Monday, August 24, 2009
Five uses for birds in fantasy
1. Head decorations
If you watch this video clip from Disney’s Fantasia, you’ll see a centaur’s hair being decorated with birds at 1:33. The doves used in Fantasia are probably too large and heavy, but what about hummingbirds? That could work for a lot of women, who might even have real flowers in their ‘dos to feed the captive hummingbirds.
2. Optical enhancement
In a world without binoculars or zoom lenses, birds of prey might make an adequate substitute. If you wanted to compensate for the refractive properties of water, you could look through a seahawk’s eyes instead. And in the dark, nocturnal birds might come in handy.
Of course, this would require magic of some kind that allowed people to see through the birds’ eyes. Perhaps this requires a blood-based bond between people and birds that ties the bird inextricably to the person, such that if the bird is harmed or killed, the same thing happens to the person.
3. Children’s guardians
I liked the idea of children having guardian daemons, a la Pullman’s His Dark Materials, but a lot of parents might prefer birds trained to report to them. Send the kiddies off to school with a intelligent parrot or mynah which will observe everything they do and sing out if they decide to play hooky.
Or if the wee ones need defense more than they need monitors, they could get a vulture or a kestrel instead. Imagine a dining room with children unwrapping their sandwiches, then taking out strips of raw meat for the birds of prey which land on their (padded) wrists and which glare in a territorial way at each other. As long as these weren't owls and used to carry letters, it could avoid infringing on Harry Potter too.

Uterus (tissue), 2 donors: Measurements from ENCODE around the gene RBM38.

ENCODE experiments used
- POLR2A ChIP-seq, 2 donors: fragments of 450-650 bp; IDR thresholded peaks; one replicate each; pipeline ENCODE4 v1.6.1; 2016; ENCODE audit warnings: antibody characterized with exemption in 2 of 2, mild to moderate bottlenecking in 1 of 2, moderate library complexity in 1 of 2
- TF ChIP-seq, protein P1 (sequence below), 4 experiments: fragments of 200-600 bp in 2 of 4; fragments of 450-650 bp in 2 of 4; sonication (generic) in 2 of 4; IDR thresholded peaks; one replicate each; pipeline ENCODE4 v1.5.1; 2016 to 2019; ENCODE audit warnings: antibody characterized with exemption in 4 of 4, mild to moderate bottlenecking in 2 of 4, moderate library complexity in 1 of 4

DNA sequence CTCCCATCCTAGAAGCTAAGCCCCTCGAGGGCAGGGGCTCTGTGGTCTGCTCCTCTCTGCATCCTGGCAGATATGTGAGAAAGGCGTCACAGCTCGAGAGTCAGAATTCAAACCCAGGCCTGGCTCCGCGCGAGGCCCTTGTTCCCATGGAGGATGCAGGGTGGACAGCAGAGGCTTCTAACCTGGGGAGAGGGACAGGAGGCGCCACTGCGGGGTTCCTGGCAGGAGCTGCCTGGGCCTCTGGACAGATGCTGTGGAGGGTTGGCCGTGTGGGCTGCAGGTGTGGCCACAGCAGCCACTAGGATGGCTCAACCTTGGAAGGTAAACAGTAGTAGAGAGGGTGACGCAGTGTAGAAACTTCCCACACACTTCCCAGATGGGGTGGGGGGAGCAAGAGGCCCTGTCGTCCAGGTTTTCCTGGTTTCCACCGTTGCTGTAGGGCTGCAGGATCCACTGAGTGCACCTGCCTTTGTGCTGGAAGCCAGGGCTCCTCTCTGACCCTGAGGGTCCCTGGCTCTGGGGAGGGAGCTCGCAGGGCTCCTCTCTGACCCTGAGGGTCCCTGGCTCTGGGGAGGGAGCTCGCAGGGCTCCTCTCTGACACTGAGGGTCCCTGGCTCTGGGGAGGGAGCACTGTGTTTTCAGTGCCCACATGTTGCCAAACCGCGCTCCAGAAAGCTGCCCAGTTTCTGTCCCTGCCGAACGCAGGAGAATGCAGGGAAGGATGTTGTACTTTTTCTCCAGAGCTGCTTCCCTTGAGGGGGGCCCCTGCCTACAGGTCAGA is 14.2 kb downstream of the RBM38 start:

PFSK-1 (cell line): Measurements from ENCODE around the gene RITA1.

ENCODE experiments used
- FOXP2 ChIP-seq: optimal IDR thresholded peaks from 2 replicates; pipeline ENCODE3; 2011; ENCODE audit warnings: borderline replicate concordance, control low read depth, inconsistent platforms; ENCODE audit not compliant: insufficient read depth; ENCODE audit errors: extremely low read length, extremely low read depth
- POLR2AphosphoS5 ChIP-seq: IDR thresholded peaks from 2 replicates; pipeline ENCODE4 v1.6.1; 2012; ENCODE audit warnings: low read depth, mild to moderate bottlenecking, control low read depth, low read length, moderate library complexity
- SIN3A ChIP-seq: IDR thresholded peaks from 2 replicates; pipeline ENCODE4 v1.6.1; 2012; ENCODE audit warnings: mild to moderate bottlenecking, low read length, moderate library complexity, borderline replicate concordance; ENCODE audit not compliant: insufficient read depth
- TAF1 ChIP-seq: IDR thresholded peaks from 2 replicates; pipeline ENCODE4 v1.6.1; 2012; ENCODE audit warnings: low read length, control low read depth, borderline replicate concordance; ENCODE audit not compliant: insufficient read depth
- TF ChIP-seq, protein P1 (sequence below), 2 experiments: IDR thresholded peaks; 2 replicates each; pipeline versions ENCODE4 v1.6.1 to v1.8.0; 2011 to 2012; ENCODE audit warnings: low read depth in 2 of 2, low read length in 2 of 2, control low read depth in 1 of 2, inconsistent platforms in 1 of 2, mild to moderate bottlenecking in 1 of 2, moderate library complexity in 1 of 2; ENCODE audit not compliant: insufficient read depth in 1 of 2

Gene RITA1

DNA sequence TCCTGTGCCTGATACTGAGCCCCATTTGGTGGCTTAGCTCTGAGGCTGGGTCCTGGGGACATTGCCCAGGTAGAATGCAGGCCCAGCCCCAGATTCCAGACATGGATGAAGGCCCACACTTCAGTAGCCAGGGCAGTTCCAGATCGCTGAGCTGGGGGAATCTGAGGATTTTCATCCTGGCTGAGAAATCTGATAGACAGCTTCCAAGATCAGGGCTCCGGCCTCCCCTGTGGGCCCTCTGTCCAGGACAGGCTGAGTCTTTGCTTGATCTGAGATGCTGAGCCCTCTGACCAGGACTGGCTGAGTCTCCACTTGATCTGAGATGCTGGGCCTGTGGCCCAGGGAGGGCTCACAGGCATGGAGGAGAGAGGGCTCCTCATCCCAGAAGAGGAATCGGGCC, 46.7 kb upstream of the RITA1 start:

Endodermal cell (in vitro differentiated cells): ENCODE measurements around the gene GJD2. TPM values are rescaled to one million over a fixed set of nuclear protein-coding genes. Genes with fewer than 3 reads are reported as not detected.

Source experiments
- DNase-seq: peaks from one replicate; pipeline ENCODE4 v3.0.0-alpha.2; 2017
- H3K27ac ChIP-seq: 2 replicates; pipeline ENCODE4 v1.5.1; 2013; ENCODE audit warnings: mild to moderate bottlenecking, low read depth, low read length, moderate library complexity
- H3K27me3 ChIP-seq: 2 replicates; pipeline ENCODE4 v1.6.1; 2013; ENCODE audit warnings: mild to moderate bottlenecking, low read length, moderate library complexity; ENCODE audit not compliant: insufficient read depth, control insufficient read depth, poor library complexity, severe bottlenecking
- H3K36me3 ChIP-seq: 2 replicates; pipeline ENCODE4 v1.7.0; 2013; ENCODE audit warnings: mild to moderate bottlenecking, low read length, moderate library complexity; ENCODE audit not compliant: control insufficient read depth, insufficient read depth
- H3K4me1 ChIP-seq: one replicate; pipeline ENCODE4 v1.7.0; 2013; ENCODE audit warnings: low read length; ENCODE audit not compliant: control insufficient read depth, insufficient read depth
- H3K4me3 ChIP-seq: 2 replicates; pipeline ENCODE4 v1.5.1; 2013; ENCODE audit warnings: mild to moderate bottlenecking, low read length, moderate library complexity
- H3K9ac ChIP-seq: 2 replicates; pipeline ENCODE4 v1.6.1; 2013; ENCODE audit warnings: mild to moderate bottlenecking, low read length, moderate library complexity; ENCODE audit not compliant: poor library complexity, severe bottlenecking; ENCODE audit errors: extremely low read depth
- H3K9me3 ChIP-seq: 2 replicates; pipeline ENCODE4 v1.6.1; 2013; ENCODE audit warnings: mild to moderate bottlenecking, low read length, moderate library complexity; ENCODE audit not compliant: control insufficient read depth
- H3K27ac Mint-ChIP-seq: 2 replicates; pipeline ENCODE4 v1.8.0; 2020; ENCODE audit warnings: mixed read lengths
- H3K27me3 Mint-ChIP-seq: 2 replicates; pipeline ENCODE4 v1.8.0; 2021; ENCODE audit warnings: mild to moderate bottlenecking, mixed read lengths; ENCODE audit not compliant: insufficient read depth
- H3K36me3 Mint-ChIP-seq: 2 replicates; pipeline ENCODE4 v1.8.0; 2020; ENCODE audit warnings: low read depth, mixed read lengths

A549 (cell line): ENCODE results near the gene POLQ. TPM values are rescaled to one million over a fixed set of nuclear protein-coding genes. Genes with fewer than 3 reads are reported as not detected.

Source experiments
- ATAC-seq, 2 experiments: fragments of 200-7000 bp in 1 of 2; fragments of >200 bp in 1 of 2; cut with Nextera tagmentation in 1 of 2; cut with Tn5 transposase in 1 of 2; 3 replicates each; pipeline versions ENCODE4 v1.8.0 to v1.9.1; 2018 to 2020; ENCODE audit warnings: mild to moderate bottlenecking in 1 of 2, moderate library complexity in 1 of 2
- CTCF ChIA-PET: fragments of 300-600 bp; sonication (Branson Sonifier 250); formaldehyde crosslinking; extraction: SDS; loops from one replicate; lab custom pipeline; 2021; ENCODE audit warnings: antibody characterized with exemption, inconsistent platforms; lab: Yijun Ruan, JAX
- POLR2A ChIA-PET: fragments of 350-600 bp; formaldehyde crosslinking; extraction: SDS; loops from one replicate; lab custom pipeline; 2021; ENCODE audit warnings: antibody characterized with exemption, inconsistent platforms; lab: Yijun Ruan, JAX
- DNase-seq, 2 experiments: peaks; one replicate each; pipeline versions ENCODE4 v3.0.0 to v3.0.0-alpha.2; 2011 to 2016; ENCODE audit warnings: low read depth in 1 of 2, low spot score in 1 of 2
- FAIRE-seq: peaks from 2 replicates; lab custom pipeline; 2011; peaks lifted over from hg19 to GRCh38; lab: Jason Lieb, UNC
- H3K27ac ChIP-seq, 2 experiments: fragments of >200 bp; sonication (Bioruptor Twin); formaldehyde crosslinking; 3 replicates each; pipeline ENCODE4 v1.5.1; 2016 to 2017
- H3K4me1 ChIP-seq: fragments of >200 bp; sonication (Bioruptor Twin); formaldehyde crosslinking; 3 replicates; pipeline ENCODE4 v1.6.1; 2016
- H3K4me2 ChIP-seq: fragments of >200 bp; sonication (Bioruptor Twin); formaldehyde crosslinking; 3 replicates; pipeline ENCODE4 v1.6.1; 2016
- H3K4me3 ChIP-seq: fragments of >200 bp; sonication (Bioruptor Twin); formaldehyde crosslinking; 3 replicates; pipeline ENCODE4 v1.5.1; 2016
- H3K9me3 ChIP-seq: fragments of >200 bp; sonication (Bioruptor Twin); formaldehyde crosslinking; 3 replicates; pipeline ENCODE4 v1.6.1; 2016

This has been done a lot in fiction, but like any interesting concept, there’s still potential in it. Stephen King’s The Dark Half used sparrows to bear away a dead man’s soul; The Crow used, well, a crow. I believe that in Stephen Erikson’s Malazan Books of the Fallen, crows carry away the spirits of sorcerers.
But what if you lived in a place with relatively few birds, or even with flightless birds? Better hope no one dies in the Arctic.
Or what if you had to go out and physically locate a bird, then persuade it to carry away the soul of your dying loved one so that he or she would experience an afterlife? Maybe birds are tired of being hunted and exploited and refuse to do that any longer, even though they know that human souls cease to exist if they’re not borne away on wings.
5. Medieval storytellers
So you’re wining and dining your guests in your castle and it would be a good time for a story or a song as well. Unfortunately you have no fool or jester, nor are there any traveling bards whom you might have hosted in return for entertainment.
No matter. Your servants open a window, leave a plate of scraps on the sill and wait for the first bird to swoop in. It could be an eagle which will tell heroic stories in return for the food. Or a peacock with a tale of beauty will step delicately over the sill. Or perhaps a raven will come to say what happened once upon a midnight dreary.
Alas, it turns out to be a flock of squabbling gulls. They fight about who gets to tell the story, and even when they decide on one of their number (the biggest, of course), the others still interrupt and try to correct him about the details. What’s supposed to be a storytelling session looks more like a noisy domestic dispute.
Your dinner does not go so well and your guests never visit you again.